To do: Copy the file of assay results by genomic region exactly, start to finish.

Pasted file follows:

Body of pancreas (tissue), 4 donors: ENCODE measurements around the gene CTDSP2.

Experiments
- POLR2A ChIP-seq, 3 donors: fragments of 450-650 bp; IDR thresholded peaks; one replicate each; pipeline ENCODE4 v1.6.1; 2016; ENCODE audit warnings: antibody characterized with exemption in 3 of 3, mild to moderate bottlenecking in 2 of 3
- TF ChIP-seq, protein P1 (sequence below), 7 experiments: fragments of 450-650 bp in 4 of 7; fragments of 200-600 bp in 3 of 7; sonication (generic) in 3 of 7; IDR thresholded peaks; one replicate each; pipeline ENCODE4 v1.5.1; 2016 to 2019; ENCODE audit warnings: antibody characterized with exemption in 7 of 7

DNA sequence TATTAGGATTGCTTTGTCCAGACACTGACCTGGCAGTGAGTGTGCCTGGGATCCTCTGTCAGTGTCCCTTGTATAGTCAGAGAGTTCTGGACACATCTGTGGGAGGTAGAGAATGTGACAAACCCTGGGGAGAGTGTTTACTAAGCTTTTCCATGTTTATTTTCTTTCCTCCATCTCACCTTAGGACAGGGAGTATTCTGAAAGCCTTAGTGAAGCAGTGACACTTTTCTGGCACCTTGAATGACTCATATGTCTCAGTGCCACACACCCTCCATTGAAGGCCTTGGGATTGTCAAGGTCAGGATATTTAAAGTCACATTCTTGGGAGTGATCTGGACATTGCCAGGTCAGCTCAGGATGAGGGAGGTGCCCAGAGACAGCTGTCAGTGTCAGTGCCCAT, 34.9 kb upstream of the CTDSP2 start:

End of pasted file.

Body of pancreas (tissue), 4 donors: ENCODE measurements around the gene CTDSP2.

Experiments
- POLR2A ChIP-seq, 3 donors: fragments of 450-650 bp; IDR thresholded peaks; one replicate each; pipeline ENCODE4 v1.6.1; 2016; ENCODE audit warnings: antibody characterized with exemption in 3 of 3, mild to moderate bottlenecking in 2 of 3
- TF ChIP-seq, protein P1 (sequence below), 7 experiments: fragments of 450-650 bp in 4 of 7; fragments of 200-600 bp in 3 of 7; sonication (generic) in 3 of 7; IDR thresholded peaks; one replicate each; pipeline ENCODE4 v1.5.1; 2016 to 2019; ENCODE audit warnings: antibody characterized with exemption in 7 of 7

DNA sequence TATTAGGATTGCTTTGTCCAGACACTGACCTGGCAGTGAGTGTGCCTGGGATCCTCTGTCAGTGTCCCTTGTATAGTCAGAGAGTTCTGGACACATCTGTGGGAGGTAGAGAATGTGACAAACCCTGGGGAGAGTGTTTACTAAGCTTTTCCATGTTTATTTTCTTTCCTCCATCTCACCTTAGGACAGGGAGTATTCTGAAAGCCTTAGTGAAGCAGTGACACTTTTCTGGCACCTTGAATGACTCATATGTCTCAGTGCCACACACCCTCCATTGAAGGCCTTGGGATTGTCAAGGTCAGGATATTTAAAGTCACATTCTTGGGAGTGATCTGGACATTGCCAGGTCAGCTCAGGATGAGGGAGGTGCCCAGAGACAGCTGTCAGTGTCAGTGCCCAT, 34.9 kb upstream of the CTDSP2 start: